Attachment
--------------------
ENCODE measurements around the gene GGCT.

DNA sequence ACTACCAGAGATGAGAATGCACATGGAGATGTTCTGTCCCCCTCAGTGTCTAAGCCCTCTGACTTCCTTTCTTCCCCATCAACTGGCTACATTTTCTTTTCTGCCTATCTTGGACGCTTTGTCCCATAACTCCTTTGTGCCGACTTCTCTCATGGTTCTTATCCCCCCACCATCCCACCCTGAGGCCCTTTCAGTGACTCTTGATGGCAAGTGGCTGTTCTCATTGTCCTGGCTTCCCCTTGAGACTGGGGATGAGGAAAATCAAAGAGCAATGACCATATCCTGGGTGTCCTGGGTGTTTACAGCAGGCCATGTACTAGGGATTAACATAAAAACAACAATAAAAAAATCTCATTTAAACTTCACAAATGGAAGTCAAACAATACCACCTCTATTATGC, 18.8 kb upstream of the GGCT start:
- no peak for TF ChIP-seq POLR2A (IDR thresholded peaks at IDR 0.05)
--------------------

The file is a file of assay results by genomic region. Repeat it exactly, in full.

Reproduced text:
ENCODE measurements around the gene GGCT.

DNA sequence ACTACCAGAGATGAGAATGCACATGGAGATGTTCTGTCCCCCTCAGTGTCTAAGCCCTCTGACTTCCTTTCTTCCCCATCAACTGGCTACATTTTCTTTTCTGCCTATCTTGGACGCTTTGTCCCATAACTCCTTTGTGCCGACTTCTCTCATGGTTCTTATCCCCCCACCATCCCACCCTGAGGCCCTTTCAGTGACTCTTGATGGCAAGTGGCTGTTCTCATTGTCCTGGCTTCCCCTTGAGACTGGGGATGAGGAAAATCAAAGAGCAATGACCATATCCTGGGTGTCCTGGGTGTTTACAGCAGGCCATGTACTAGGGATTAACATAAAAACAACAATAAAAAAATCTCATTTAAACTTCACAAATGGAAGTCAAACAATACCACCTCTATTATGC, 18.8 kb upstream of the GGCT start:
- no peak for TF ChIP-seq POLR2A (IDR thresholded peaks at IDR 0.05)